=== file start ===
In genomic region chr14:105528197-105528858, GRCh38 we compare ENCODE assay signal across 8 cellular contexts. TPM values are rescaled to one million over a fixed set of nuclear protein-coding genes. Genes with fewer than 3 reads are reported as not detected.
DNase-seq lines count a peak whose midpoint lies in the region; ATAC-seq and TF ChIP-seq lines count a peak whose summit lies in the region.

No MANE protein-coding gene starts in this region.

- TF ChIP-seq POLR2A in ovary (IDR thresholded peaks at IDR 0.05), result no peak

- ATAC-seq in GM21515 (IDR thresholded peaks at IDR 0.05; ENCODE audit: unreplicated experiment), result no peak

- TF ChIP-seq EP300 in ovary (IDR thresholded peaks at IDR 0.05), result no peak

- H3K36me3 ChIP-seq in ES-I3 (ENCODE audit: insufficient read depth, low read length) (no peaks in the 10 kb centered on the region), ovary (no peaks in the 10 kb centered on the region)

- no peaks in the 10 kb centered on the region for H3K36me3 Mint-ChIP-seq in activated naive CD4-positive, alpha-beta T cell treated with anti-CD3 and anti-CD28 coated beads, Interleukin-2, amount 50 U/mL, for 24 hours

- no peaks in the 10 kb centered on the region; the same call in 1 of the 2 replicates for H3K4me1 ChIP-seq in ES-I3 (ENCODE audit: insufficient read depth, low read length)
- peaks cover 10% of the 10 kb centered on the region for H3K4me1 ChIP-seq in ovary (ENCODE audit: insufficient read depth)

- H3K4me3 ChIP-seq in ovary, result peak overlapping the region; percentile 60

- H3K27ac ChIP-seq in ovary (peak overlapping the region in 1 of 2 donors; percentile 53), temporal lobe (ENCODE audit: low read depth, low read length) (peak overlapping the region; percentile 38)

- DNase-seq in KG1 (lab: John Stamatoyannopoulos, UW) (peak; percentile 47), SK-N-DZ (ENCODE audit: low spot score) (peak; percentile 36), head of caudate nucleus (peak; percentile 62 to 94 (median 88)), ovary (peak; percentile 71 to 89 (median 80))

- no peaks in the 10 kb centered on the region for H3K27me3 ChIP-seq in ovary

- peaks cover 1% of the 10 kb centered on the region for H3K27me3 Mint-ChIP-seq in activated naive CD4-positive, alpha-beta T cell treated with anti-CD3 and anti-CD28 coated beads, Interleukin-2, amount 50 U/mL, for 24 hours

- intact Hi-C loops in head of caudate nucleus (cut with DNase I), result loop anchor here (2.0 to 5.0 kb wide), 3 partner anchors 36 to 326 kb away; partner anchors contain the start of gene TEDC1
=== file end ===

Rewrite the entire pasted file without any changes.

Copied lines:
In genomic region chr14:105528197-105528858, GRCh38 we compare ENCODE assay signal across 8 cellular contexts. TPM values are rescaled to one million over a fixed set of nuclear protein-coding genes. Genes with fewer than 3 reads are reported as not detected.
DNase-seq lines count a peak whose midpoint lies in the region; ATAC-seq and TF ChIP-seq lines count a peak whose summit lies in the region.

No MANE protein-coding gene starts in this region.

- TF ChIP-seq POLR2A in ovary (IDR thresholded peaks at IDR 0.05), result no peak

- ATAC-seq in GM21515 (IDR thresholded peaks at IDR 0.05; ENCODE audit: unreplicated experiment), result no peak

- TF ChIP-seq EP300 in ovary (IDR thresholded peaks at IDR 0.05), result no peak

- H3K36me3 ChIP-seq in ES-I3 (ENCODE audit: insufficient read depth, low read length) (no peaks in the 10 kb centered on the region), ovary (no peaks in the 10 kb centered on the region)

- no peaks in the 10 kb centered on the region for H3K36me3 Mint-ChIP-seq in activated naive CD4-positive, alpha-beta T cell treated with anti-CD3 and anti-CD28 coated beads, Interleukin-2, amount 50 U/mL, for 24 hours

- no peaks in the 10 kb centered on the region; the same call in 1 of the 2 replicates for H3K4me1 ChIP-seq in ES-I3 (ENCODE audit: insufficient read depth, low read length)
- peaks cover 10% of the 10 kb centered on the region for H3K4me1 ChIP-seq in ovary (ENCODE audit: insufficient read depth)

- H3K4me3 ChIP-seq in ovary, result peak overlapping the region; percentile 60

- H3K27ac ChIP-seq in ovary (peak overlapping the region in 1 of 2 donors; percentile 53), temporal lobe (ENCODE audit: low read depth, low read length) (peak overlapping the region; percentile 38)

- DNase-seq in KG1 (lab: John Stamatoyannopoulos, UW) (peak; percentile 47), SK-N-DZ (ENCODE audit: low spot score) (peak; percentile 36), head of caudate nucleus (peak; percentile 62 to 94 (median 88)), ovary (peak; percentile 71 to 89 (median 80))

- no peaks in the 10 kb centered on the region for H3K27me3 ChIP-seq in ovary

- peaks cover 1% of the 10 kb centered on the region for H3K27me3 Mint-ChIP-seq in activated naive CD4-positive, alpha-beta T cell treated with anti-CD3 and anti-CD28 coated beads, Interleukin-2, amount 50 U/mL, for 24 hours

- intact Hi-C loops in head of caudate nucleus (cut with DNase I), result loop anchor here (2.0 to 5.0 kb wide), 3 partner anchors 36 to 326 kb away; partner anchors contain the start of gene TEDC1